"When light enters the eye and hits the pigment known as rhodopsin, it causes a complex chemical reaction to occur, including a conformational change," Agarwal said. "This change is detected by the associated protein and through a rather involved chain of reactions is converted into an electrical signal for the brain."

With this as a model, Agarwal’s team theorized that it should be possible to improve the catalytic efficiency of enzyme reactions by attaching chemical elements on the surface of an enzyme and manipulating them with the use of tuned light.

The researchers introduced a light-activated molecular switch across two regions of the enzyme Candida antarctica lipase B, or CALB — which breaks down fat molecules — identified through modeling performed on DOE’s Jaguar supercomputer.

"Using this approach, our preliminary work with CALB suggested that such a technique of introducing a compound that undergoes a light-inducible conformational change onto the surface of the protein could be used to manipulate enzyme reaction," Agarwal said.

While the researchers obtained final laboratory results at industry partner AthenaES, computational modeling allowed Agarwal to test thousands of combinations of enzyme sites, modification chemistry, different wavelengths of light, different temperatures and photo-activated switches. Simulations performed on Jaguar also allowed researchers to better understand how the enzyme’s internal motions control the catalytic activity.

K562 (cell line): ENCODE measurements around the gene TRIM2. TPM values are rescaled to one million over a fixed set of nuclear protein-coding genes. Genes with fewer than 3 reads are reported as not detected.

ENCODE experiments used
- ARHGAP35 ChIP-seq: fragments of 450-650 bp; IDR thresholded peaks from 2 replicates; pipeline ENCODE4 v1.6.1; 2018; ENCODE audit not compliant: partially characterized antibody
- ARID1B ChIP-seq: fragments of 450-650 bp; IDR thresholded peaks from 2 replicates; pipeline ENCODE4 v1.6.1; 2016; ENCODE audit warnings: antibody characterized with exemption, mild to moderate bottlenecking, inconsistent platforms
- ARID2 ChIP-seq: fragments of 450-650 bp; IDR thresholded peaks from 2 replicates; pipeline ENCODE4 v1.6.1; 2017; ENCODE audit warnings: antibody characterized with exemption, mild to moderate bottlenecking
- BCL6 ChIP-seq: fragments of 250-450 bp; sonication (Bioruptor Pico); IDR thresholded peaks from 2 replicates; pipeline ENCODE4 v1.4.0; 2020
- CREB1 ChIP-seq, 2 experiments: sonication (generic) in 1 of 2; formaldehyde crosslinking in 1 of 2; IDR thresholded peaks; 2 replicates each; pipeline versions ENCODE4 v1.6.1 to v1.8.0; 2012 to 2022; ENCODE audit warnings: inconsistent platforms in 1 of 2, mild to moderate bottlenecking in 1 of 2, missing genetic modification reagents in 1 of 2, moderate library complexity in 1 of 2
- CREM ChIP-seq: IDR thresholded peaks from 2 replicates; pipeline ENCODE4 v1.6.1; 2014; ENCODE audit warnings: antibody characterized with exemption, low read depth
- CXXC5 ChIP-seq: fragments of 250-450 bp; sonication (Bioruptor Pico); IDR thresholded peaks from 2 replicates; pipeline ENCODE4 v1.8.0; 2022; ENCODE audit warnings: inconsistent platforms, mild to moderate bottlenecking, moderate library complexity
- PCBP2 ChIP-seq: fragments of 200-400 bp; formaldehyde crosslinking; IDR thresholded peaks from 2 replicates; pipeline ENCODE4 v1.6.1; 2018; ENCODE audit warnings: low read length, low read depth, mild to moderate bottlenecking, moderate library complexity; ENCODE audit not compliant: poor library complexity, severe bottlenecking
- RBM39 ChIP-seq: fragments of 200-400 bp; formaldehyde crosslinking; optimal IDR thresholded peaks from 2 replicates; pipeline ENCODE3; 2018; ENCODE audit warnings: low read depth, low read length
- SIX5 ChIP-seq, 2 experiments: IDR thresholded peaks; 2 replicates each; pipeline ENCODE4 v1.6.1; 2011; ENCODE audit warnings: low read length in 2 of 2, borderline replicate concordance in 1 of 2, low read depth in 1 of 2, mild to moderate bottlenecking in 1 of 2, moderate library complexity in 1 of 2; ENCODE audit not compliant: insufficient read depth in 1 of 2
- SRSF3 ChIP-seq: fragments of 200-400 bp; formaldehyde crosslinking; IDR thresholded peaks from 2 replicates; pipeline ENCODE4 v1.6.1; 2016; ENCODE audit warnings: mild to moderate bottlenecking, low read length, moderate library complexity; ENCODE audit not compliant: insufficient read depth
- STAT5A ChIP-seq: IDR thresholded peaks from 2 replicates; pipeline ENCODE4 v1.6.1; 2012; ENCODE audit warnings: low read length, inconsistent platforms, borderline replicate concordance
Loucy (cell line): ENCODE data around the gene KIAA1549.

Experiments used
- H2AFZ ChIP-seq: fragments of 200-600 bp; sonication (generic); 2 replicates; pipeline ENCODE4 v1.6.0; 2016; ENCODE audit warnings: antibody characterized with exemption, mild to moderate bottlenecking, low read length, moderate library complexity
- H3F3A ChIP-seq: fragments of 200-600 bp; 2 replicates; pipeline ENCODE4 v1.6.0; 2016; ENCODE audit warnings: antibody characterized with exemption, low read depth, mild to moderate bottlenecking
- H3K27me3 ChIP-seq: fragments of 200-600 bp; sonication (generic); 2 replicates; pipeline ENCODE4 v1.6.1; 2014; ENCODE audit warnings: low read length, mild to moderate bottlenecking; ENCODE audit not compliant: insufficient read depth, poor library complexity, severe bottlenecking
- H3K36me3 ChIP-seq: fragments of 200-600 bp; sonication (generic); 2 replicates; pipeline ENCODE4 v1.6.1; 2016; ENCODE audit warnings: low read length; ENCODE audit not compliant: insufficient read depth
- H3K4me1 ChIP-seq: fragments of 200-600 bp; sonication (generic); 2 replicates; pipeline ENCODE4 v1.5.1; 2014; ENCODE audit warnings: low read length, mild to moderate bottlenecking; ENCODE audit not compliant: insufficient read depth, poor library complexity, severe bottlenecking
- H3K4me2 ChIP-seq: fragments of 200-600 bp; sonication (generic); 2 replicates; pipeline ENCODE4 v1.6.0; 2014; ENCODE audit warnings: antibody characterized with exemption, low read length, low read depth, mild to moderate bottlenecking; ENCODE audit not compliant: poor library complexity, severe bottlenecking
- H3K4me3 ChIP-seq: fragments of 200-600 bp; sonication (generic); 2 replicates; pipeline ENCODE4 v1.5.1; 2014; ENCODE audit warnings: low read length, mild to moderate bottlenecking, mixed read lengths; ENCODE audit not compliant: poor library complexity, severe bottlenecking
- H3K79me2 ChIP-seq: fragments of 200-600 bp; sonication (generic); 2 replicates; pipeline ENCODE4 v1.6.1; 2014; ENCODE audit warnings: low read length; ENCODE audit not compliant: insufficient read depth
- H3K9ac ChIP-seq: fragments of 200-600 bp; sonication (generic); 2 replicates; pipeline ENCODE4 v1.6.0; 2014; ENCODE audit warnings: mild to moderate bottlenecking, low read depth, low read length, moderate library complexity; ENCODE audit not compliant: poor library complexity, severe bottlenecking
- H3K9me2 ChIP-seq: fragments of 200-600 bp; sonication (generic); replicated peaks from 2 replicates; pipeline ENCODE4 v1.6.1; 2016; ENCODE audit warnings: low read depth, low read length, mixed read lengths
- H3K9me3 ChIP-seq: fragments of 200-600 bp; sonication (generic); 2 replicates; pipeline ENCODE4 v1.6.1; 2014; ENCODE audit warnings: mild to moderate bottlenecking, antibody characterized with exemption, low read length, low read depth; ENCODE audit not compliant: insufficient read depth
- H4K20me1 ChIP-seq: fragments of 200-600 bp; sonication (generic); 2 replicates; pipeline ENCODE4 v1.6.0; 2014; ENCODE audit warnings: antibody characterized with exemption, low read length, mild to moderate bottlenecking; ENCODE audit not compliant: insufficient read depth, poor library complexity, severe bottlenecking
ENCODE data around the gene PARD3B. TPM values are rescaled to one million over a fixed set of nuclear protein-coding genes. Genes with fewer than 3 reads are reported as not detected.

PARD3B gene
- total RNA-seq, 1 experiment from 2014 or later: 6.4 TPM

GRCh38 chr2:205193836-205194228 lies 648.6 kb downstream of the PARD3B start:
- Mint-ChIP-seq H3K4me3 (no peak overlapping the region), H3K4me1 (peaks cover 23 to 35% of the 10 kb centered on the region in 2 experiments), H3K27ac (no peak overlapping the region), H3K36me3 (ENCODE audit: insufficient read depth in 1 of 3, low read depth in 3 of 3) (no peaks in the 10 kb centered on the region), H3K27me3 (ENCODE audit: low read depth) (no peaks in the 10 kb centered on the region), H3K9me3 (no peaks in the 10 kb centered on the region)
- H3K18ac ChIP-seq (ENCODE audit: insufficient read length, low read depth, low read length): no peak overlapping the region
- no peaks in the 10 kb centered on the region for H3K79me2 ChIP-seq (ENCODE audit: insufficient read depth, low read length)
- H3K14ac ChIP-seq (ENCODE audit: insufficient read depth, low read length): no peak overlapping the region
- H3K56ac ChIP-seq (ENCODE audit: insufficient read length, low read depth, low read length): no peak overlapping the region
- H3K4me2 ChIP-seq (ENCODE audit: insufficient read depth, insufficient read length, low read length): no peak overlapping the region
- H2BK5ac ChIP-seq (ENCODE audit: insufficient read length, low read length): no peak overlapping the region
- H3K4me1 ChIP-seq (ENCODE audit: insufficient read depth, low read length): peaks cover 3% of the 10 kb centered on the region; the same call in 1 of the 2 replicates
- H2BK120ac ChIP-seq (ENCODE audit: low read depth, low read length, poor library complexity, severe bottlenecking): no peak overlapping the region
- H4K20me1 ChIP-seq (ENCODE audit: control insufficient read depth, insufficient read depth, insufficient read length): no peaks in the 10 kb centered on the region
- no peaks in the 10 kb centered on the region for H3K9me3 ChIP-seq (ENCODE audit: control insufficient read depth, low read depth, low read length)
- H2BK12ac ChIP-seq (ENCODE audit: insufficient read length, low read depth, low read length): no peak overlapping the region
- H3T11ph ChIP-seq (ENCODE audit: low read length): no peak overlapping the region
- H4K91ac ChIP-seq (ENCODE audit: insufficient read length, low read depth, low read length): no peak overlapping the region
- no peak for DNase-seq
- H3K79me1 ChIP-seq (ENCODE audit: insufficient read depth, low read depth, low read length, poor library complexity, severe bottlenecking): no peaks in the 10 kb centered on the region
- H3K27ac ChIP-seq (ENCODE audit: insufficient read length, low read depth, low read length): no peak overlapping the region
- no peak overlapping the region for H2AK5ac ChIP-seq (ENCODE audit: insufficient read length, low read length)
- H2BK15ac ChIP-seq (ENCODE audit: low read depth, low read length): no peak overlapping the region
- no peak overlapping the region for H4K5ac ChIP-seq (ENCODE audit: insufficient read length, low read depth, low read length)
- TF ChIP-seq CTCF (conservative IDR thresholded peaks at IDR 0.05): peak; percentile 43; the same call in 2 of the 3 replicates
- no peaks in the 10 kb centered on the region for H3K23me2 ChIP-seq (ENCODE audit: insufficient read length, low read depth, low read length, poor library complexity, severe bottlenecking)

"This modeling was very important as it helped us identify regions of the enzyme that were modified by interactions with chemicals," said Agarwal, a member of ORNL’s Computer Science and Mathematics Division. "Ultimately, the modeling helped us understand how the mechanical energy from the surface can eventually be transferred to the active site where it is used to conduct the chemical reaction."

Agarwal noted that enzymes are present in every organism and are widely used in industry as catalysts in the production of biofuels and countless other every day products. Researchers believe this finding could have immense potential for improving enzyme efficiency, especially as it relates to biofuels.